While he allegedly walked to the travel section to put it back (now I wonder what he was really doing), I tried to find body moisturizers to redeem the $3 off $15 coupon. I’ve sampled the Gold Bond Healing aloe from PINCHme Volume One and Volume Two. I initially thought this had a slight greasiness. The more I used it the more I realized it is exactly what I love. It keeps my skin hydrated without being sticky or completely absorbs.. For the price, it penetrates deeply and moisturizes well. The trial size I purchased plus my two freebies are gone. Rather than purchasing more travel sizes, I decided to get this for use on body and hands when I am upstairs.
I saw a sign that offered a $5 gift card when you buy two lotions from select brands. Gold Bond was one, and I was already getting that. Eucerin was another, and that is a brand my boys know and love well. With winter coming, I opted for Intensive Repair. It is pediatrician recommended for sensitive eczema laden skin. Getting these $5 gift cards when I can is awesome, because I give them to my son’s teacher to help cover classroom supplies. They do not cost me anything other than the opportunity cost of not using them myself, but they deduct something from her responsibility when she stocks more classroom supplies for her students. Had I purchased this same product online, I would have paid $3.40 less. That is $7.50 less online for these four small items. Two of the four items were much cheaper!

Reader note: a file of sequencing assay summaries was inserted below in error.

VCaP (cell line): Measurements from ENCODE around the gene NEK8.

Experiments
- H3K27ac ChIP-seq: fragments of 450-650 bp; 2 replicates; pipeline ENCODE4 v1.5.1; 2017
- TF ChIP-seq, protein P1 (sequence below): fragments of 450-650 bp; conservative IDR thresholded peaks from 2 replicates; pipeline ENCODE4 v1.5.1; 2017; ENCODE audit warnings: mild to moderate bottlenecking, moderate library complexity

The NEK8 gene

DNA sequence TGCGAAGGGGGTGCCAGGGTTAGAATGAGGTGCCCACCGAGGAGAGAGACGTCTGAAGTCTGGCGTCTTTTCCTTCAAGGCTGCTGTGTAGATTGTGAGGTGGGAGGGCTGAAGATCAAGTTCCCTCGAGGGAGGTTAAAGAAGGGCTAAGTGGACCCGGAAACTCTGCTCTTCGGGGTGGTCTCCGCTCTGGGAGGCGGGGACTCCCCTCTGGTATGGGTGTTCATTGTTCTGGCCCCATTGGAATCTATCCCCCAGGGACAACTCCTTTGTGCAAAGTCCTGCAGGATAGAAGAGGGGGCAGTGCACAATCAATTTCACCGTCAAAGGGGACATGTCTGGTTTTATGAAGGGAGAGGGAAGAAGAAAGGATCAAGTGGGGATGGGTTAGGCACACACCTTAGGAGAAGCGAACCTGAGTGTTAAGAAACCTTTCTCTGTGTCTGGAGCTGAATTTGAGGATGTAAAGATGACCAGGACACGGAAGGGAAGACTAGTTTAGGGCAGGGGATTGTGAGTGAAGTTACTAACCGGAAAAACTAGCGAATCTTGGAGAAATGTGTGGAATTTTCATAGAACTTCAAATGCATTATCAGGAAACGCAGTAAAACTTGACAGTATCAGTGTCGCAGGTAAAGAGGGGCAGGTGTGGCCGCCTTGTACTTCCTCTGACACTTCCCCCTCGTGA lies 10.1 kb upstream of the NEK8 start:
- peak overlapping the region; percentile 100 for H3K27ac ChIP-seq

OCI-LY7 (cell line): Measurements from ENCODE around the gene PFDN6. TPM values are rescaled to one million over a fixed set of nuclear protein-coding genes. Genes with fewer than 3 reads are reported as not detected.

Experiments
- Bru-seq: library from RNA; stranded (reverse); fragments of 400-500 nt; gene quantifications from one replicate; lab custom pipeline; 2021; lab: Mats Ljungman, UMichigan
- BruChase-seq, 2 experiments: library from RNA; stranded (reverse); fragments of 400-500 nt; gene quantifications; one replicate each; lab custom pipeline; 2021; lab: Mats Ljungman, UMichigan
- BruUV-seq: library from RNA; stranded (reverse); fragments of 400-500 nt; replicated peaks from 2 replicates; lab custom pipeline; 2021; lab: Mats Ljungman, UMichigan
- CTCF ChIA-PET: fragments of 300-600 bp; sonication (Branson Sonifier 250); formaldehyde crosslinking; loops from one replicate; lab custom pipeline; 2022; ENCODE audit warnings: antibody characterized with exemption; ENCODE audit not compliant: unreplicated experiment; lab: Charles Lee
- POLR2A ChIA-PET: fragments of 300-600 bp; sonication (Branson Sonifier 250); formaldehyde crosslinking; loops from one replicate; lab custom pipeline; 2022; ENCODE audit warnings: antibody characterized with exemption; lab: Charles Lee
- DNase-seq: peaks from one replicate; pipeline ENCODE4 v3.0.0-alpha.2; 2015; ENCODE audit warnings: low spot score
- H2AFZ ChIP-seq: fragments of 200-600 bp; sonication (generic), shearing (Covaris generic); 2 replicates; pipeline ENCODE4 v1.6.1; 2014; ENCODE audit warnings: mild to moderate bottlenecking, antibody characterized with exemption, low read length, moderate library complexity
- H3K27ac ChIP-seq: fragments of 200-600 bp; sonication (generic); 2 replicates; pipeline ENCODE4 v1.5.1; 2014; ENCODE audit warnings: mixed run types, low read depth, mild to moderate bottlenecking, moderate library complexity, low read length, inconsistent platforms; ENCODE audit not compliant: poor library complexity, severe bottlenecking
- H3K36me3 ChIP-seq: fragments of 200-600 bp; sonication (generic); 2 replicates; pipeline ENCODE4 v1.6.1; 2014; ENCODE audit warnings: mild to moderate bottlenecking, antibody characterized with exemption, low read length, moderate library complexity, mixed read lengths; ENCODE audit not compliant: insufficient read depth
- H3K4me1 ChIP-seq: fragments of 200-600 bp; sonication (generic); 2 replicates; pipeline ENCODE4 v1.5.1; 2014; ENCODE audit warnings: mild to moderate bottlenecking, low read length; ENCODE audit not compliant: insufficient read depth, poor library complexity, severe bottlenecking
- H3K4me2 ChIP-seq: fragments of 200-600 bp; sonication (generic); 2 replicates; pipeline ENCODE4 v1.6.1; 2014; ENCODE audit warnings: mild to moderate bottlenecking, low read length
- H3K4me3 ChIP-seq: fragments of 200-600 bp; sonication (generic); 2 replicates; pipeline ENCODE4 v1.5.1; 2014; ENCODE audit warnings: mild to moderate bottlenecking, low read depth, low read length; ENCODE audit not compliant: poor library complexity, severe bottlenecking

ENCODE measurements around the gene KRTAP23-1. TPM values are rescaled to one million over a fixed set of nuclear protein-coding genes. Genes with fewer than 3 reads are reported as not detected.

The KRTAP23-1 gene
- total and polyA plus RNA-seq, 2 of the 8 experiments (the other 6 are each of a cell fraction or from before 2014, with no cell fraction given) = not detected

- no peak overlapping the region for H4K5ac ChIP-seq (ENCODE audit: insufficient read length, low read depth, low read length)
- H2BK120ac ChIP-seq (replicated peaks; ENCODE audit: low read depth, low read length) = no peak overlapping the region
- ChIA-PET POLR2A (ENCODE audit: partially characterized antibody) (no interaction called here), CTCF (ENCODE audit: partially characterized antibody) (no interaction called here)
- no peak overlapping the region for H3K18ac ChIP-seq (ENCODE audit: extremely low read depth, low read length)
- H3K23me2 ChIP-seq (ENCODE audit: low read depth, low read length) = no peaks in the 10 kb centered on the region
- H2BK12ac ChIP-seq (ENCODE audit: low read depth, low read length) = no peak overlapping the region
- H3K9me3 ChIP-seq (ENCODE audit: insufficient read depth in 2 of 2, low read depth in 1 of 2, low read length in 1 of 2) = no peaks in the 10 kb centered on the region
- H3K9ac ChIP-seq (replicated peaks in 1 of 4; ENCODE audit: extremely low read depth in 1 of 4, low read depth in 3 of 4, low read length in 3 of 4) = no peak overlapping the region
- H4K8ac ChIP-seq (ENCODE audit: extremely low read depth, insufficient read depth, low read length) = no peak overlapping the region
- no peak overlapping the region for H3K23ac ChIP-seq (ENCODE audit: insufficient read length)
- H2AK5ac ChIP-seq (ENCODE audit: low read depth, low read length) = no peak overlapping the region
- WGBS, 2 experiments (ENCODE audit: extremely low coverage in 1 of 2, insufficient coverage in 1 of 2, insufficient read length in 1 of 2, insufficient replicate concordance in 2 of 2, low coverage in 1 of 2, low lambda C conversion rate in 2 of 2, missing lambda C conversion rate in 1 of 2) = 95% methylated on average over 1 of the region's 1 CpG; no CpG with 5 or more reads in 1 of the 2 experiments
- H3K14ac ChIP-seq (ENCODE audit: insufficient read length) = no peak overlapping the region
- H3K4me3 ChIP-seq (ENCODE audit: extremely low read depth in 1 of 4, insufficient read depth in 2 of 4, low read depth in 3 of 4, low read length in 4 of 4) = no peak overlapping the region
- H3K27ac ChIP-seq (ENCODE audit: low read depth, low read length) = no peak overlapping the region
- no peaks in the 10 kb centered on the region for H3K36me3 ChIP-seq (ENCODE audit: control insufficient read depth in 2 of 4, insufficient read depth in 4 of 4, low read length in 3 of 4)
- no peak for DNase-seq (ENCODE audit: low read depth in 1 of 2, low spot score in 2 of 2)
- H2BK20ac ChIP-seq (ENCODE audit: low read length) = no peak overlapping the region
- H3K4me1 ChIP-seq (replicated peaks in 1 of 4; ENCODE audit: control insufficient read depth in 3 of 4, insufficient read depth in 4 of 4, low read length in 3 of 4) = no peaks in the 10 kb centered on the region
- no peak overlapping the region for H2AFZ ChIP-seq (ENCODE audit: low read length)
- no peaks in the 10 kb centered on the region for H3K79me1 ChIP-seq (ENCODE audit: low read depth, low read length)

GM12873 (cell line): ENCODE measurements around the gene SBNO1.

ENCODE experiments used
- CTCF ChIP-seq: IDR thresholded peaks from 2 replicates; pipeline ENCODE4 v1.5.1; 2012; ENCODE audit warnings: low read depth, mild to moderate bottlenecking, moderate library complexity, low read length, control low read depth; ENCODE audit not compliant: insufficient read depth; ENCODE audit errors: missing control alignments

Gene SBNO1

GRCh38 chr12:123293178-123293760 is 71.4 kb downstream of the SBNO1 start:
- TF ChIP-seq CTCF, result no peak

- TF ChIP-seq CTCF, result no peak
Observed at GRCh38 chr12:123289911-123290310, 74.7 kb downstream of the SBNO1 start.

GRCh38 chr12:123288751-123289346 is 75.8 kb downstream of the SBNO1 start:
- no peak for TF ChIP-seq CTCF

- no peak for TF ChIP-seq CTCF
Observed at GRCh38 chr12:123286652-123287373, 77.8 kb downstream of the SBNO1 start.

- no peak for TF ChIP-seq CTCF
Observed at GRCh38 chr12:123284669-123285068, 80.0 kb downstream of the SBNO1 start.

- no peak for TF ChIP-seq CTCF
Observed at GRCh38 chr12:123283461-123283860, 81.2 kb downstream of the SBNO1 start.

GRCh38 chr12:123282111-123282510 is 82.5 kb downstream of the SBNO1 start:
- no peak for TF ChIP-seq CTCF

On top of the $5 gift card, I did get the $3 off $15. Although I am unsure the CeraVe counted toward the minimum, because the lotions were over $15 alone, I was happy to see the coupon come off. I also used a coupon to receive a free $10 gift card with a $50 food purchase, which is the $10 credit you see below. It charged up top but refunded below balancing everything out. That is still good though Saturday if you’re purchasing any groceries before then.
I also finally redeemed a Coupons.com coupon for $0.75 off 2 cereal boxes. That may not seem like much savings, but I barely clip coupons. It was the first time I clipped coupons using MyPoints and actually redeemed it. If you use a third-party, like MyPoints, to clip Coupons.com offers, you get the savings plus a specified number of points. MyPoints promises 10 points per redeemed coupon. The points appeared in my account a few days later.
Of course, I did not make it out for less than $100, which is always a goal but rarely happens. That is a different challenge altogether. Try to exit Target for less than $100. If you’re able to do it, please let me know your secrets. There are too many tempting things to buy. Extreme couponing could work, but I do not know how they do it yet.
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I'm Kimberly. Shopping is always more fun when I've found the best deal available, so I am always on the hunt. My father instilled that in me, and I love that I carry a piece of him. Sometimes, my husband and sons (12 and 7) let me shop for them, too. They do not use as many beauty products as I do. We can all benefit from nice products, even though their routine ends with moisturizer. That is when I can convince my 12-year-old to apply it.